When listening to other Mayer songs, you might find yourself thinking of Van Morrison, Leon Russell, and Paul Simon. Being compared to the cream of the ’60-’70s singer songwriters is no low blow. But Mayer needs to develop his own sound, not favor the songs, tunes, and styles of others for his own material. With this issue in mind, this reviewer won’t be surprised to hear Mayer’s next release will feature a bigger horn
section a la Morrison, the addition of an acoustic piano player a la Leon Russell, or the collaboration with African and other World music artists a la Paul Simon. It would all be more inviting were Mayer to find his own unique musical style instead of borrowing from other masters of the singer songwriter genre.
On many Continuum cuts you will find yourself wishing for just one ripping guitar solo, but once again, Mayer tightly constricts himself and refuses to open up his music for a little jamming. He takes a few two bar solos on a few cuts — and one song fades out to the only four bar lead solo on the album — but Mayer never lets loose with his guitar, leaving this reviewer aching for some true guitar leads.
Perhaps Mayer needs to stop thinking of himself as a great guitarist, which he is clearly not — no matter how many times his own press material touts him as such — as none of his hoped-for guitar greatness is apparent on this release. Instead, Mayer should take heed and focus on his real skill — that of writing lyrics. Then he can hire himself a true guitar gunslinger to rock the crowd — or to rock with.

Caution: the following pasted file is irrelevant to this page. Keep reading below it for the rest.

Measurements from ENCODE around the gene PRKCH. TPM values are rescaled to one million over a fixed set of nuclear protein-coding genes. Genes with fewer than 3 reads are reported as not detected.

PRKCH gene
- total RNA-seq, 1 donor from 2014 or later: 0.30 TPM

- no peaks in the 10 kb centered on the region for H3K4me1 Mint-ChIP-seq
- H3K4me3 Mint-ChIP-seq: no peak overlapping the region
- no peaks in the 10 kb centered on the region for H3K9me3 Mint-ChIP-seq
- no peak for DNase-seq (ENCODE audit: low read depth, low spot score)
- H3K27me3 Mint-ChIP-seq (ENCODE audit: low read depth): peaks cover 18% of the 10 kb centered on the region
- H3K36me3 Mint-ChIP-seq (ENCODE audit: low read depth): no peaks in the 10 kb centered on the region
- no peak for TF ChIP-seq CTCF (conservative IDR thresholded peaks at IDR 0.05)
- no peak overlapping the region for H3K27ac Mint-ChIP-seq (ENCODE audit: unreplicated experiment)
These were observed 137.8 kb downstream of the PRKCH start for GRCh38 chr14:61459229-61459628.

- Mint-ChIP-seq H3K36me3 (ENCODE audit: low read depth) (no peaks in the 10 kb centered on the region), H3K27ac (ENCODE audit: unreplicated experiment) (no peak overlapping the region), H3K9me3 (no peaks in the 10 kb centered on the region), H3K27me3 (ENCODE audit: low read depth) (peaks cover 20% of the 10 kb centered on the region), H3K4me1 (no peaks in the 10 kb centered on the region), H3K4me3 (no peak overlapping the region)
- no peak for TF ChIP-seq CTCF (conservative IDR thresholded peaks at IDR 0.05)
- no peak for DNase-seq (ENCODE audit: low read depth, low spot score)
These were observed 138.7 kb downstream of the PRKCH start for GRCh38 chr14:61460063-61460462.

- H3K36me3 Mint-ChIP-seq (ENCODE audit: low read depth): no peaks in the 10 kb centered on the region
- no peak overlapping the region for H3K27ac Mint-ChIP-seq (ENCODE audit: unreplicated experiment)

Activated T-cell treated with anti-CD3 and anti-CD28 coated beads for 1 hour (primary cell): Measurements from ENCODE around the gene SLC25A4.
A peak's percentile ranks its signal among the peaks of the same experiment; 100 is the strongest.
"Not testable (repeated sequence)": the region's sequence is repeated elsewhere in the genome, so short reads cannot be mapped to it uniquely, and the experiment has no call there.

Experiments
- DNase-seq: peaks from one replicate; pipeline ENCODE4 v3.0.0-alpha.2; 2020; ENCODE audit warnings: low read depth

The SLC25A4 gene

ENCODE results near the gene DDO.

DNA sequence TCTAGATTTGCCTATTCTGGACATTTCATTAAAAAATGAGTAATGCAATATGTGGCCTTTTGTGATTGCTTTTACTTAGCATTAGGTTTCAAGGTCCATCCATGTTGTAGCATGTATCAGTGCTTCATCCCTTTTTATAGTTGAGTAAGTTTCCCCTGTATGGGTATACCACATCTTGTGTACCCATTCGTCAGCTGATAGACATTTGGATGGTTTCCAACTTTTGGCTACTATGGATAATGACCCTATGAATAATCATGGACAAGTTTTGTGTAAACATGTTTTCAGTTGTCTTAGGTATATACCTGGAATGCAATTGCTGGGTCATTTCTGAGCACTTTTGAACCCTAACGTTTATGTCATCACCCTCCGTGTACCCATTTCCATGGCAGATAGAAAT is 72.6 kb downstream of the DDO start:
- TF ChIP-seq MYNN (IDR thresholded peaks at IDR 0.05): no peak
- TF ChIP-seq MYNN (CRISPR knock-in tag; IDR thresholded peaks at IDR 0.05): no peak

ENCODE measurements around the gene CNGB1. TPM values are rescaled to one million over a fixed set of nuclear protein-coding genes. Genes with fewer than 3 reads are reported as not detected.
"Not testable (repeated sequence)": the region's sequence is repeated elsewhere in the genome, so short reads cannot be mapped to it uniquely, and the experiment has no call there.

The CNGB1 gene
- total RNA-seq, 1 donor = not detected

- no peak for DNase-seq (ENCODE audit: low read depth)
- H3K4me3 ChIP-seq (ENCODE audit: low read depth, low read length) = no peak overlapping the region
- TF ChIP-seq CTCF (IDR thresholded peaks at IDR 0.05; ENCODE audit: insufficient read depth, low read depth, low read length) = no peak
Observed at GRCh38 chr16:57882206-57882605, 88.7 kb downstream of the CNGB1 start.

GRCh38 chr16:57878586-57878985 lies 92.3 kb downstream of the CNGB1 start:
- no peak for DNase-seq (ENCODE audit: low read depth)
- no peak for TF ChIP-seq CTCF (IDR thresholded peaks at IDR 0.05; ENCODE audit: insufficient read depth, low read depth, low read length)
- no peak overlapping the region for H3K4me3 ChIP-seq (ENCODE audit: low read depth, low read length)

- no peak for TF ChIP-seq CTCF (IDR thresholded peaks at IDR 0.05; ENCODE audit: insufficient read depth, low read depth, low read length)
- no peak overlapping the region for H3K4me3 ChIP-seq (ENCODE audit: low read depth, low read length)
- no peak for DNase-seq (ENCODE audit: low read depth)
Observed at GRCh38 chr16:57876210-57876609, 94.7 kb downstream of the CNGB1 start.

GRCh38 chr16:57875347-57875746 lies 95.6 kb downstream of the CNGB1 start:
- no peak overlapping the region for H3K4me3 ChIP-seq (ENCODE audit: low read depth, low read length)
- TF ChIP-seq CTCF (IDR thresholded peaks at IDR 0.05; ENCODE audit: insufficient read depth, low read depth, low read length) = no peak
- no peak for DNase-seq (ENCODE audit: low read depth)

How Mayer could compare himself to true guitar legends like Jimi Hendrix and Eric Clapton, while exhibiting no flashy guitar work himself on his recordings, is hard to understand, except for the possible explanation of hero worship and wishful thinking. Nothing on Continuum would leave anyone thinking Mayer is a great guitarist. Mayer has a long way to go before he can be compared to such guitar legends. Perhaps that’s why he realized he could never graduate from the Berklee College of Music in Boston, which he calls a “short-lived stint” on his website, and dropped out and moved to Atlanta at the age of 19.
Mayer is clearly a gifted lyrical songwriter and on Continuum he uses this gift to delve into the world of aging. About this he says:
My generation was never told we were going to get older. We thought we were going to hear our names on ‘Romper Room’ for the rest of our lives. For a long time, I was really upset about getting older, worried that things were just going to level out. But then I realized that everyone around me was all getting older at the same time. We’re all fighting it together, and we’re always going to be those kids, the first really emotionally aware generation. When I realized that, I could relax about it a little bit. And I thought that maybe I can be the guy to sing about it.